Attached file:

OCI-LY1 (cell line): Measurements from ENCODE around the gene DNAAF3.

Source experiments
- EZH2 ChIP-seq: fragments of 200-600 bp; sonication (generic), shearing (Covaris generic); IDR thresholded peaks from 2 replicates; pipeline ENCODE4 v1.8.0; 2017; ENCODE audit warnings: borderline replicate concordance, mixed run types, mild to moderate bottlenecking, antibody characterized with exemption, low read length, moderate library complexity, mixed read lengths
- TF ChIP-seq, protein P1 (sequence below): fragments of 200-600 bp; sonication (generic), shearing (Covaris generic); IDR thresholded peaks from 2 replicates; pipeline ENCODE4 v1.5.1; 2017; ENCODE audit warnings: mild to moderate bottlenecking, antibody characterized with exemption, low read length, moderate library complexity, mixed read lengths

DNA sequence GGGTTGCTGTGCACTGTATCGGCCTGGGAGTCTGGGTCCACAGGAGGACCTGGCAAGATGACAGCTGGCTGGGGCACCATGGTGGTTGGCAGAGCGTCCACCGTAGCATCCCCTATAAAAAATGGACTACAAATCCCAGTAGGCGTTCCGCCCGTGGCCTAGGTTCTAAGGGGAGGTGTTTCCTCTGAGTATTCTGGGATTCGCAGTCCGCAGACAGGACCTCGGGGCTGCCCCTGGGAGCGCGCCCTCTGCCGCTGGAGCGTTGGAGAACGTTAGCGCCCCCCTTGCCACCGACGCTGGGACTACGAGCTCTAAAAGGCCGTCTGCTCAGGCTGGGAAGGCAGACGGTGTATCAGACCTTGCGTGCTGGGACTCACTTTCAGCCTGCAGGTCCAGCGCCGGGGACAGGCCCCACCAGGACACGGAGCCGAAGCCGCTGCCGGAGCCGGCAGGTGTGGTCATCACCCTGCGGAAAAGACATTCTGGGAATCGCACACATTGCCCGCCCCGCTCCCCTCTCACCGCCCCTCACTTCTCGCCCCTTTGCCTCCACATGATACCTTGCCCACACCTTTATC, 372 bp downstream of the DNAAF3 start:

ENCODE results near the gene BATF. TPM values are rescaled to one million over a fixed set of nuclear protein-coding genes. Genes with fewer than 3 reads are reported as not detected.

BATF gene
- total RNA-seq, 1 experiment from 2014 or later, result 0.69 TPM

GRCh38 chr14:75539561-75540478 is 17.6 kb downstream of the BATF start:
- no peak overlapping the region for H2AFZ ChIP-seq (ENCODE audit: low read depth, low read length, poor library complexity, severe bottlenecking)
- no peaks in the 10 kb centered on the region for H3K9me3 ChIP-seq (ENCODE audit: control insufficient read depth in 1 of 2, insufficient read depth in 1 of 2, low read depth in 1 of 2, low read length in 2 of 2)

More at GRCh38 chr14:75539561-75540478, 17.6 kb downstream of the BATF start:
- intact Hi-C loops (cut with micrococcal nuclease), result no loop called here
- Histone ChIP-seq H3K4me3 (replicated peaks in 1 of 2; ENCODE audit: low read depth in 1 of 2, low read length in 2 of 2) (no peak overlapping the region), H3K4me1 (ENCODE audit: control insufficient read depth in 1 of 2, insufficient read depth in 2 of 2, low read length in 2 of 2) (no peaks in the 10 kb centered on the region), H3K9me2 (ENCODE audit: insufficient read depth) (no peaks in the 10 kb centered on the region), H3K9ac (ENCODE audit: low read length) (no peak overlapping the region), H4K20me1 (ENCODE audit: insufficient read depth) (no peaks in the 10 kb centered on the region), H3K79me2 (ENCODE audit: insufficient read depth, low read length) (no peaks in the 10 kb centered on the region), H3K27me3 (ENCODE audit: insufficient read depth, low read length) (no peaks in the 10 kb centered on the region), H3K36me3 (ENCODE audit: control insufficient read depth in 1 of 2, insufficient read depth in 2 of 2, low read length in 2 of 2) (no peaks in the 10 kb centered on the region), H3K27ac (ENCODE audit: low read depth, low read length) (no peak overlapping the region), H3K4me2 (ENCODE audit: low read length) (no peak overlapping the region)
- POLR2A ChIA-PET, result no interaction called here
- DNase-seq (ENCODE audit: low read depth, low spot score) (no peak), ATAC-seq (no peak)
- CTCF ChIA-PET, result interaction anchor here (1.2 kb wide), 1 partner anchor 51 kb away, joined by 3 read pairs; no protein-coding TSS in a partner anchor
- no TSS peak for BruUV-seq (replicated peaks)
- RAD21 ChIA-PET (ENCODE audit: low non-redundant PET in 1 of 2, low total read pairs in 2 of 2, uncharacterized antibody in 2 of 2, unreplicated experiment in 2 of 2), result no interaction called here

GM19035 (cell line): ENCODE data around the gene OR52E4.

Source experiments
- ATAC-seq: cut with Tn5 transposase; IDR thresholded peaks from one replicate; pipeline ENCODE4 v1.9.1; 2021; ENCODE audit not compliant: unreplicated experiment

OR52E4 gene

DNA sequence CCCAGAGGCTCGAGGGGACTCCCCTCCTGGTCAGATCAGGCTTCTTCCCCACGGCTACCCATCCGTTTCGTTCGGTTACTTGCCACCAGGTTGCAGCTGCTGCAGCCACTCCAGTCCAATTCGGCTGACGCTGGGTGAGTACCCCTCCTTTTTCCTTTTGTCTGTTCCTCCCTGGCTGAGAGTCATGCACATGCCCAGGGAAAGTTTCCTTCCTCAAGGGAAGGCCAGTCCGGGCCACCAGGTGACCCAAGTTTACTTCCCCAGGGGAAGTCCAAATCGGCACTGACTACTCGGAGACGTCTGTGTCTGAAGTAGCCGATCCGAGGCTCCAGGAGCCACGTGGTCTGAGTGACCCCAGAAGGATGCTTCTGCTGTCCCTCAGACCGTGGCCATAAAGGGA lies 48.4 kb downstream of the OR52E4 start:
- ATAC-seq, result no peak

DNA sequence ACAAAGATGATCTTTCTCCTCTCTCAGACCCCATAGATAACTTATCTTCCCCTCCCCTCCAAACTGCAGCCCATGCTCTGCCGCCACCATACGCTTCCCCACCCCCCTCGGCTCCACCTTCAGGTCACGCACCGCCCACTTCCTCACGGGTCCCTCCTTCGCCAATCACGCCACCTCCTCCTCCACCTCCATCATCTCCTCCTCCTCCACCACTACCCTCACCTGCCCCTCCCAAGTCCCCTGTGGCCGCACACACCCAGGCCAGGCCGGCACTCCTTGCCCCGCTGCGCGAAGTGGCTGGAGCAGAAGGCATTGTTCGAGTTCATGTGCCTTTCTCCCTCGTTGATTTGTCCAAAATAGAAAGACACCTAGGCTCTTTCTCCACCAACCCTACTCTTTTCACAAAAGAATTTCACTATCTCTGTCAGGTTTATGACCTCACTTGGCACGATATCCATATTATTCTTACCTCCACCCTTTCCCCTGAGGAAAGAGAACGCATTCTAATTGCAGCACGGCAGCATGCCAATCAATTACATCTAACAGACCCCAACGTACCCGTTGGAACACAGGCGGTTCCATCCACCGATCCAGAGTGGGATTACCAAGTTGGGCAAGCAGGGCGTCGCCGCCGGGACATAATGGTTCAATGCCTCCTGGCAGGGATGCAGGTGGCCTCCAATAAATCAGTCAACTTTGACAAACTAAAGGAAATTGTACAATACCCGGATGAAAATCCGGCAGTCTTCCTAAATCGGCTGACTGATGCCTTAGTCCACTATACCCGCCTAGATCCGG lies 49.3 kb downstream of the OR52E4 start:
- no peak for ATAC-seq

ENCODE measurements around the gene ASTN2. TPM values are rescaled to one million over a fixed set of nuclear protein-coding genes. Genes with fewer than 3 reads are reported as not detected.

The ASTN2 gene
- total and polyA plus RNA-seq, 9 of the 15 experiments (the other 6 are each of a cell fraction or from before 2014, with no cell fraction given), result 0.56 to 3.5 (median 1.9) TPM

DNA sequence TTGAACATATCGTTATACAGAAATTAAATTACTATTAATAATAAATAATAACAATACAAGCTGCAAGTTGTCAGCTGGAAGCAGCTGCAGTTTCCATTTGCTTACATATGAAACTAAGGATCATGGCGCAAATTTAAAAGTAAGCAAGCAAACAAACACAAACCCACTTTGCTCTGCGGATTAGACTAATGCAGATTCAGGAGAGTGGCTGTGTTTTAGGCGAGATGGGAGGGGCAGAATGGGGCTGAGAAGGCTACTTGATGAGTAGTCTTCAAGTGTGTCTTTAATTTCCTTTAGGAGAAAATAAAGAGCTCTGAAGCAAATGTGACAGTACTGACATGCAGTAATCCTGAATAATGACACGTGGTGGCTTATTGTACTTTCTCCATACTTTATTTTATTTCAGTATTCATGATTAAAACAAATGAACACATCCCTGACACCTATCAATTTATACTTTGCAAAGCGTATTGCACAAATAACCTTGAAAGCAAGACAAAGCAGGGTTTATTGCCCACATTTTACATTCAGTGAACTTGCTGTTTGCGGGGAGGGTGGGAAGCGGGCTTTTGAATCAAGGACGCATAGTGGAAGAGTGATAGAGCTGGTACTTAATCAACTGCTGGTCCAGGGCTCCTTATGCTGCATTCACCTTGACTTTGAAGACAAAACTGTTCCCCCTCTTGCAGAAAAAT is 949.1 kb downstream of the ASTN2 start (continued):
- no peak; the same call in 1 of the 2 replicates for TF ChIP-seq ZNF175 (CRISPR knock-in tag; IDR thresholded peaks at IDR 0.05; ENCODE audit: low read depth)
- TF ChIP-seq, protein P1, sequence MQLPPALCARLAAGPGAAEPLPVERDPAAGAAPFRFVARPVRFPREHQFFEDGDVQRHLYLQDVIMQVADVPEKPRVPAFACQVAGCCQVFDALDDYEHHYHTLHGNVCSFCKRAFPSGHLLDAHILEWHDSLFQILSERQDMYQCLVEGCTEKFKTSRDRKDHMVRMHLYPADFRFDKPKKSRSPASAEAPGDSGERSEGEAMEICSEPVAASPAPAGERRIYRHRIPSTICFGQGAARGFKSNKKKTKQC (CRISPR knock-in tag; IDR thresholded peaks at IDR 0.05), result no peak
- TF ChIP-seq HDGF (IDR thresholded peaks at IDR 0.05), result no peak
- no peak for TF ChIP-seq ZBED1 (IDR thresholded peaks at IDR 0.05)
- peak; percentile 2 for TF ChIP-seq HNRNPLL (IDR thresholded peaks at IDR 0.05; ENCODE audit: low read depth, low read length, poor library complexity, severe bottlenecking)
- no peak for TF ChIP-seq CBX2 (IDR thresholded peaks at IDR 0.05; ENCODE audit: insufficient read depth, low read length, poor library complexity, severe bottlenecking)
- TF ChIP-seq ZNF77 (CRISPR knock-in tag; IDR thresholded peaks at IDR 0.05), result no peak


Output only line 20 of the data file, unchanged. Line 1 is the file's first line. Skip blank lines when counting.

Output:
GM19035 (cell line): ENCODE data around the gene OR52E4.